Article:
Book Image

Applying Math with Python

By : Sam Morley
Book Image

Applying Math with Python

By: Sam Morley

Overview of this book

Python, one of the world's most popular programming languages, has a number of powerful packages to help you tackle complex mathematical problems in a simple and efficient way. These core capabilities help programmers pave the way for building exciting applications in various domains, such as machine learning and data science, using knowledge in the computational mathematics domain. The book teaches you how to solve problems faced in a wide variety of mathematical fields, including calculus, probability, statistics and data science, graph theory, optimization, and geometry. You'll start by developing core skills and learning about packages covered in Python’s scientific stack, including NumPy, SciPy, and Matplotlib. As you advance, you'll get to grips with more advanced topics of calculus, probability, and networks (graph theory). After you gain a solid understanding of these topics, you'll discover Python's applications in data science and statistics, forecasting, geometry, and optimization. The final chapters will take you through a collection of miscellaneous problems, including working with specific data formats and accelerating code. By the end of this book, you'll have an arsenal of practical coding solutions that can be used and modified to solve a wide range of practical problems in computational mathematics and data science.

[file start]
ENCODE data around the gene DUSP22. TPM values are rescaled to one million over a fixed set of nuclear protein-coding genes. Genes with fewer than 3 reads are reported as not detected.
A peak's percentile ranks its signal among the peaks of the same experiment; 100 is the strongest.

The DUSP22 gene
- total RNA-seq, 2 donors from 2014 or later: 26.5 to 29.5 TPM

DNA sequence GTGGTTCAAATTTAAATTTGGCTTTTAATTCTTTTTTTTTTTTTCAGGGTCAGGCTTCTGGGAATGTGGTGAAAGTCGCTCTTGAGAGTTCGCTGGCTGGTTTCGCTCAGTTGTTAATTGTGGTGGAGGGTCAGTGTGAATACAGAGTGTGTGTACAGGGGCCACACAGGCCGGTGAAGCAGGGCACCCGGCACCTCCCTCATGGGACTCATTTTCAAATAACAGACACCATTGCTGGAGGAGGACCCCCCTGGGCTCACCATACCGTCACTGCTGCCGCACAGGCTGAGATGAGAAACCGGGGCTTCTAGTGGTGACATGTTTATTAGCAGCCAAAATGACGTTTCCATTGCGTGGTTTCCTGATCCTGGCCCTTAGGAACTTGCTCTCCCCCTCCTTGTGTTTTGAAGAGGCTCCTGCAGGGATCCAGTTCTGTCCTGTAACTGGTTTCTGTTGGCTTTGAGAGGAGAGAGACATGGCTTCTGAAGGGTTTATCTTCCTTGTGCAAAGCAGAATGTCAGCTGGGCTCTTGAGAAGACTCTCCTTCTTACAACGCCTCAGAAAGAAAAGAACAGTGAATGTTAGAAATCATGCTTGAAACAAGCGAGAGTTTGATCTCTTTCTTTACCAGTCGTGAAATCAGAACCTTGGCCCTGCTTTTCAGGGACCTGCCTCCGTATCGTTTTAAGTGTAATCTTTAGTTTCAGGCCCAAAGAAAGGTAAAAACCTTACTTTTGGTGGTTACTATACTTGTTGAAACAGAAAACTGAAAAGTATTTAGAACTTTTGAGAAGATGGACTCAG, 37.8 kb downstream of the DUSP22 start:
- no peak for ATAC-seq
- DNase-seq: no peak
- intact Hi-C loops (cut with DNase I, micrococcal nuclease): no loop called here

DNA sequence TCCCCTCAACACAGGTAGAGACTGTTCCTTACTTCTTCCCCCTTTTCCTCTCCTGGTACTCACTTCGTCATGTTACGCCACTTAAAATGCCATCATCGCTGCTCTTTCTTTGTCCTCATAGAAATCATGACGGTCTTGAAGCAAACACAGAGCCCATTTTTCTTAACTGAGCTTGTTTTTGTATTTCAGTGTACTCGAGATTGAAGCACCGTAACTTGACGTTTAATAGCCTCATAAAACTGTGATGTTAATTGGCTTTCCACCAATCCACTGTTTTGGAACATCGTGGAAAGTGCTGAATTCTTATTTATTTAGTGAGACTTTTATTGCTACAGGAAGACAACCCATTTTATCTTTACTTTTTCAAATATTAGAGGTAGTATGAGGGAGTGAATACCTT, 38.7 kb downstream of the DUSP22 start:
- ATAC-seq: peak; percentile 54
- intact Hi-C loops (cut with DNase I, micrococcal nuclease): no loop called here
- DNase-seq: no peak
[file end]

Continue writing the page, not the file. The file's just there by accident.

Table of Contents (12 chapters)

Using least squares to fit a curve to data

Least squares is a powerful technique for finding a function from a relatively small family of potential functions that best describe a particular set of data. This technique is especially common in statistics. For example, least squares is used in linear regression problems – here, the family of potential functions is the collection of all linear functions. Usually, this family of functions that we try to fit has relatively few parameters that can be adjusted to solve the problem.

The idea of least squares is relatively simple. For each data point, we compute the square of the residual – the difference between the value of the point and the expected value given a function – and try to make the sum of these squared residuals as small as possible (hence least squares).

In this recipe, we'll learn how to use least squares to fit a curve to a sample set of data.

Getting ready